Our FOCUS at the Island Institute

Our work at the Island Institute centers on three fundamentals—people, community, and ocean.

By leading with people and community, we work to facilitate conversations and regularly connect with residents of Maine’s island and coastal communities on the issues that matter most to them. We start these conversations with our members and donors, our staff, and our partners (fishermen, nonprofits, government, etc.) through one-on-one meetings or larger group convenings, and we regularly connect with island residents through meetings of the Maine Islands Coalition. With respect to aquaculture and our blue economy, recent conversations have included those around finfish farming in Frenchman Bay and Jonesport, and earlier this month, we offered the opportunity for local youth to learn from community leaders and changemakers like Sara Rademaker of American Unagi and Alicia Gaiero of Nauti Sisters Sea Farm through our Young Leaders Series. We’re also reconnecting with lobstermen and women, island residents, and others who participated in our Aquaculture Business Development cohorts to share news and continue to support them in their ventures.

By focusing on and investing in solutions that build climate and economic resilience for our coast, we are helping coastal communities navigate some of the key challenges they face now and ensuring they have the ability to weather changes ahead. Our Spark! grants support small, independent Maine aquaculturists address climate change with cost-effective energy efficient upgrades such as a solar powered kelp drying system and solar panels on working waterfront buildings. We’re also developing a pilot program for electric boats through which aquaculturists and other water users will be able to put electric motors and boats through the rigors of weather, hauling, and stowing—a typical day on the water. We’re also working on energy efficient and carbon neutral cold storage and transport options for our aquaculture and seafood partners.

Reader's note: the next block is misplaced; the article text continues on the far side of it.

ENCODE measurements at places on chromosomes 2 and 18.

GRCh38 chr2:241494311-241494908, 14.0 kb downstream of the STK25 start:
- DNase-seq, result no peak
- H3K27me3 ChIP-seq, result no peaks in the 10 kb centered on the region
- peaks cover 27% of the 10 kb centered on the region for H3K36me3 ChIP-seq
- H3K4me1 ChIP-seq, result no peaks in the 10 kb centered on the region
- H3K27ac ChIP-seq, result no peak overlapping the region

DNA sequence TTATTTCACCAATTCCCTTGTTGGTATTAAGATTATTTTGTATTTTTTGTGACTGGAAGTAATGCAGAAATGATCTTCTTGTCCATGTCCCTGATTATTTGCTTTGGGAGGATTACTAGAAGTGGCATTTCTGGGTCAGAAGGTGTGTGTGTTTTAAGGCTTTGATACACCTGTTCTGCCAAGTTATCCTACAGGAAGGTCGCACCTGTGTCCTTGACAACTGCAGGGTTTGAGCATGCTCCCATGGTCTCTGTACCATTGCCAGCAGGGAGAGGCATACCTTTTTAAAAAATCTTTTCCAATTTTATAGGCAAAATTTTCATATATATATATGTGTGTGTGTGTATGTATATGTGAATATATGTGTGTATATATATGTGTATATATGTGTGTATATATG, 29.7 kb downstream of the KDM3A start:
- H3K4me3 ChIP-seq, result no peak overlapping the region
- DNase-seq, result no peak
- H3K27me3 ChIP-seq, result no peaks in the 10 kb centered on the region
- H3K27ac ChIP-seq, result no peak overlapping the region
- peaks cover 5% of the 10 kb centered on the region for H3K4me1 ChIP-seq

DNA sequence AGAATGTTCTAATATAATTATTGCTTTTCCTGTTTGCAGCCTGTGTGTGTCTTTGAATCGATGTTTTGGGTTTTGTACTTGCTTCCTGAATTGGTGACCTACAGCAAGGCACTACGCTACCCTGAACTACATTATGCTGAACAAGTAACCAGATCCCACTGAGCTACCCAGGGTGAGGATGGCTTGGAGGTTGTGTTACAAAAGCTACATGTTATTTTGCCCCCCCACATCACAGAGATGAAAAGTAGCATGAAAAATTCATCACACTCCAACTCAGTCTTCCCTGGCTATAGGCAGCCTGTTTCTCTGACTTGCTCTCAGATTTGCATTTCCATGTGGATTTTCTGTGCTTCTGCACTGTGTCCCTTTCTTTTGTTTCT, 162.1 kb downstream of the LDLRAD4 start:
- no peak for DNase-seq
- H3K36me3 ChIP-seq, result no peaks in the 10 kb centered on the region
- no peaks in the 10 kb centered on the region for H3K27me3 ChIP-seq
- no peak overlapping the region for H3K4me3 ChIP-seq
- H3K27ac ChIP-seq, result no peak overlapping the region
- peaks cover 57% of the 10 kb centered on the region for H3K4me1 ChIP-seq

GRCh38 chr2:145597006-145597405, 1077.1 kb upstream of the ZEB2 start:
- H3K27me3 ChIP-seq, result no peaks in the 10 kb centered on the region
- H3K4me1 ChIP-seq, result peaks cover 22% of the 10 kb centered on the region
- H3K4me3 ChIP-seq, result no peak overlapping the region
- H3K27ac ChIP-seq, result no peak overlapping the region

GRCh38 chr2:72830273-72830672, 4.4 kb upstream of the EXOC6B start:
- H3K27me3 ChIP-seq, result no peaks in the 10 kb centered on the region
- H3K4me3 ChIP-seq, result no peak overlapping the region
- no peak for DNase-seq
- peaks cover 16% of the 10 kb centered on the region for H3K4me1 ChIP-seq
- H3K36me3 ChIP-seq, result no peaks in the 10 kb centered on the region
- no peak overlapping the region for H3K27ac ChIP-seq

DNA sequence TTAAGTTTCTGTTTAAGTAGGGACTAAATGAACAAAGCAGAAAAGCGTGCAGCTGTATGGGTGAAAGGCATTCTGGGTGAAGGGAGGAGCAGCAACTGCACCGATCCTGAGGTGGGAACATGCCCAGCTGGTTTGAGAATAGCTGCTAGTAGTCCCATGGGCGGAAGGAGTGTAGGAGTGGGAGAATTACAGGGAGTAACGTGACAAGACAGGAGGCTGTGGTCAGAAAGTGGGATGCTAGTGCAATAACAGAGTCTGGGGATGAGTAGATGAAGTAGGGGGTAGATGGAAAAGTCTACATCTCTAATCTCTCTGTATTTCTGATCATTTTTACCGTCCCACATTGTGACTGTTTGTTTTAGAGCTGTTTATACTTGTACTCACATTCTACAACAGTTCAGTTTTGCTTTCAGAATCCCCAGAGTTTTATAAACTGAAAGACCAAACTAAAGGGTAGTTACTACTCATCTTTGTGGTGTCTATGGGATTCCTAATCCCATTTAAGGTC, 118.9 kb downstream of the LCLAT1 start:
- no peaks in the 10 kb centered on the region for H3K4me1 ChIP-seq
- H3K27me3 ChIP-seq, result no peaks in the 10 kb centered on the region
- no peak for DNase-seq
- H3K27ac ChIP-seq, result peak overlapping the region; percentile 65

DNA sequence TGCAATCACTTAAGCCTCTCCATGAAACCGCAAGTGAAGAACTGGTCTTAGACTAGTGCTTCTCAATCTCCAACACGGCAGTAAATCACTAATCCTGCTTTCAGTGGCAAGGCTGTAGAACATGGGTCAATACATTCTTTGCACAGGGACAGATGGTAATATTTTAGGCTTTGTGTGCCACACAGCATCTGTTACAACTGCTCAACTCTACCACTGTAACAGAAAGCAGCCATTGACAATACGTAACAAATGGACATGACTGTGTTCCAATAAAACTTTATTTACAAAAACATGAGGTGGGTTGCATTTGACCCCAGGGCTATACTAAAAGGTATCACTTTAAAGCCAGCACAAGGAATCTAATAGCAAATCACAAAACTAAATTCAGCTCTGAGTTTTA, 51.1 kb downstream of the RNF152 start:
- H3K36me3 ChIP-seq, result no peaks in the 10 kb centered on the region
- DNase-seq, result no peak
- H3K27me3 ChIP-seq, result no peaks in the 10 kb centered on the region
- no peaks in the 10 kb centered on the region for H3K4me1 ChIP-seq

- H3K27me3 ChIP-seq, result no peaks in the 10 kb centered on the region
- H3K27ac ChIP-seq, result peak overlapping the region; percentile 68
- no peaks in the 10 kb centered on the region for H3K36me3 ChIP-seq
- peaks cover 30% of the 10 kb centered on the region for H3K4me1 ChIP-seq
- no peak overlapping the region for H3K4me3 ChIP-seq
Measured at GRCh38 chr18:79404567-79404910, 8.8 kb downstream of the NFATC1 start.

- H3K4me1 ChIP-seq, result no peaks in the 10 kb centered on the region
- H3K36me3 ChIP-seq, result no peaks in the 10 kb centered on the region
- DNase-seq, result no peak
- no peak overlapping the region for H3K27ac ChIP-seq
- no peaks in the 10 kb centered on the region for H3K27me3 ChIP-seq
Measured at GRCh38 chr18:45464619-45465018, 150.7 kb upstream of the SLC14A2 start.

As the Roadmap mentions, leading in triple-bottom-line aquaculture also depends on workforce training with a focus on diversity, equity, and inclusion. We’re partnering with Luke’s Lobster to attract and retain those who are underrepresented in lobstering—such as women, black, indigenous, other people of color, LGBTQ+, and people with disabilities—and look to apply this model to ownership and management in aquaculture as well.

Thriving working waterfronts are essential, and the Roadmap recommends that municipalities and towns to incorporate working waterfront and seafood uses into their comprehensive plans. It also recommends the State allocate $500,000 a year to protect working waterfronts and work with fishing co-ops to save them. We’re helping aquaculturists access these funds and more with our focus on preserving working waterfronts, business resilience, and targeted investments through the Tom Glenn Community Impact Fund.